What happens after 500,000 students take an Advanced Placement Calculus test? About 1,100 graders from across the United States -- and some from other countries -- gather in Kansas City in June to assess the 3 million questions the students have answered. The truly tricky part is to ensure that the tests are graded accurately, consistently and efficiently. 

We got a glimpse into this intricate process when we talked with Tahoma High School teacher Dave Wright, who has been a grader (reader) for 12 years and recently was selected as one of 28 “Question Team Members” from among the 1,100 graders.

Principal Terry Duty said the accomplishment is a big one. "Dave Wright was recognized as the Siemens Washington State Science and Math teacher for Washington State for good reason. His students far, far exceed the Washington State average scores in AP Calculus and AP BC Calculus. His national level of involvement with the AP College Board in standards setting in calculus position him well as a teacher in Tahoma to teach content at a deeper level of understanding ... We are lucky to have a teacher nationally known like Mr. Wright working with our Tahoma Students every day," Duty said. "You will always find his classroom full of engaged math students."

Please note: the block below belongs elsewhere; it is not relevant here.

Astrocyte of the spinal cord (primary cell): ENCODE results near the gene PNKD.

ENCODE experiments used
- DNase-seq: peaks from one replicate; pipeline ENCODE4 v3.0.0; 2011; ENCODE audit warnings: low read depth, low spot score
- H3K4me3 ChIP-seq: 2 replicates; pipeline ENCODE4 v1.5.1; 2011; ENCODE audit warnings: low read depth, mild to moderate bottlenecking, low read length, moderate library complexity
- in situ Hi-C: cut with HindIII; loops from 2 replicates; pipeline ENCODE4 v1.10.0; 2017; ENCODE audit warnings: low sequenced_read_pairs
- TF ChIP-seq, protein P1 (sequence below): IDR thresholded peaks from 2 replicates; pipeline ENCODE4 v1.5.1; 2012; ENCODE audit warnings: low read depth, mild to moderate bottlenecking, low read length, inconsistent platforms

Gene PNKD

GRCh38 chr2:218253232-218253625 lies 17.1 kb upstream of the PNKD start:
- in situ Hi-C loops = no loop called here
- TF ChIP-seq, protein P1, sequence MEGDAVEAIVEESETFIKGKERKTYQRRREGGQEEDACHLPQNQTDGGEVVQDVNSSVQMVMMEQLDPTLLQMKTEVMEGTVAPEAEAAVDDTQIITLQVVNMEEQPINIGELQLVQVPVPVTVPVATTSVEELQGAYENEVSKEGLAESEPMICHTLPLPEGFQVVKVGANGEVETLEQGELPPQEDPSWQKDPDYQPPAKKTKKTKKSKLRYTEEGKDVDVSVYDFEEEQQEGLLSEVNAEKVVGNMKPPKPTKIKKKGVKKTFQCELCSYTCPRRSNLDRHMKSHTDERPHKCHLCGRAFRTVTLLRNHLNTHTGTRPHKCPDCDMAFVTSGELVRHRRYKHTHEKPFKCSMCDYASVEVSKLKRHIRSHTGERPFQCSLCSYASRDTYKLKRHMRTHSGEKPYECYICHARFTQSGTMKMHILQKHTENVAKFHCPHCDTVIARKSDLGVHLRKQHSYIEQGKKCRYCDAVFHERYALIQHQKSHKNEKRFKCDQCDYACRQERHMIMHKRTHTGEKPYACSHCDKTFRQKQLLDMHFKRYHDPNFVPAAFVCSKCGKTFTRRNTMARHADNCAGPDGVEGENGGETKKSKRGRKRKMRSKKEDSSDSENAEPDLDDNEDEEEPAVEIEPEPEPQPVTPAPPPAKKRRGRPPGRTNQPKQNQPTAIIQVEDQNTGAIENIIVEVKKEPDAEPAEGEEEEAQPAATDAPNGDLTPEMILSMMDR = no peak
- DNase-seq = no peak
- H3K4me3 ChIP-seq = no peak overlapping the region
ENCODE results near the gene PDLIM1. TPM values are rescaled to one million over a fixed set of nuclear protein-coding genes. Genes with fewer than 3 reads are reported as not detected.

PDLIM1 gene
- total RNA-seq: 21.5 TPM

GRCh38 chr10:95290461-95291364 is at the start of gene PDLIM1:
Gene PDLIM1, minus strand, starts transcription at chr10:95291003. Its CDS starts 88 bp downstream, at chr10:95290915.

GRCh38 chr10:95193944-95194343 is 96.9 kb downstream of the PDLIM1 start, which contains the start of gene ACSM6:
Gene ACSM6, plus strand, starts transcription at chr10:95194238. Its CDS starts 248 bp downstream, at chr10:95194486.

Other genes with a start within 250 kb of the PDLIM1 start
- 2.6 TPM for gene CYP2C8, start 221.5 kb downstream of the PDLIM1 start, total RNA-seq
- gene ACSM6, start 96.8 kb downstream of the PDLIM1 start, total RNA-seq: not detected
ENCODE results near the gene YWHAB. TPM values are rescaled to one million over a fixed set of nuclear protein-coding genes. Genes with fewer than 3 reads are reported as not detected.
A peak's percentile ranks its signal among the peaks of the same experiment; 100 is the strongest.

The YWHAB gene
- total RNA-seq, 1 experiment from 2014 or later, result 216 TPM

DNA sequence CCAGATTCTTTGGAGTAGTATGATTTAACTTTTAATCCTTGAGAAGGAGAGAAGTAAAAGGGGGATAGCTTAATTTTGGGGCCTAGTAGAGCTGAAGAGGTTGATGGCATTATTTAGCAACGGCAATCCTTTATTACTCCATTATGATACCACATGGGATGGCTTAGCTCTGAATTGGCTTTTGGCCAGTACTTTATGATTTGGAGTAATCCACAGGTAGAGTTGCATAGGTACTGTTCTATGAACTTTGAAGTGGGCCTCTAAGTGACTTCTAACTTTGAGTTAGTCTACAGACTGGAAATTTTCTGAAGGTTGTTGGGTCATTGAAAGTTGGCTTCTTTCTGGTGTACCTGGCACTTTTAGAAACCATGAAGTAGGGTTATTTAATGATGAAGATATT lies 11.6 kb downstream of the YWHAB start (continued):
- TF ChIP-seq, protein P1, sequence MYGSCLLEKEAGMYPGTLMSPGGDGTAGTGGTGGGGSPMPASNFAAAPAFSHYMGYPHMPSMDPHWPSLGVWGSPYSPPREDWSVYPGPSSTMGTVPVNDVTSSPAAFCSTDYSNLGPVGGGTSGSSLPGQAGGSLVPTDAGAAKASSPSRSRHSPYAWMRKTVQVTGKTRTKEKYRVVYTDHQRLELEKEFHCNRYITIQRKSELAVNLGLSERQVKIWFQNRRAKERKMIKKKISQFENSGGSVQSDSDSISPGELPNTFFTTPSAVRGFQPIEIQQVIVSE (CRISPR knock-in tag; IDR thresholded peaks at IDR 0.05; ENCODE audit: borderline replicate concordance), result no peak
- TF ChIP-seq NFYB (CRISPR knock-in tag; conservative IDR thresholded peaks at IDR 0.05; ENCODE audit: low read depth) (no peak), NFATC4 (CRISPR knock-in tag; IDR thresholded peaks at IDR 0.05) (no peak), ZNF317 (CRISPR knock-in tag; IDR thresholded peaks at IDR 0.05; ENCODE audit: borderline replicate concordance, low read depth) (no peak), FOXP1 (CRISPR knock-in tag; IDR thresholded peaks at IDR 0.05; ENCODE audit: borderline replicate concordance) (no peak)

In general, the organization of the graders goes like this: There is one person in charge of the test, called the Chief Reader. That person has two helpers, called Assistant Chief Readers. There are three Exam leaders. Each question has a Question Leader, and all of the Question Leaders have two helpers called Question Team Members, the role Wright was just invited to fill. The QTMs also serve as Table Leaders, who work in pairs to oversee 18 to 20 readers. Wright has worked as a reader for seven years and a Table Leader for four years.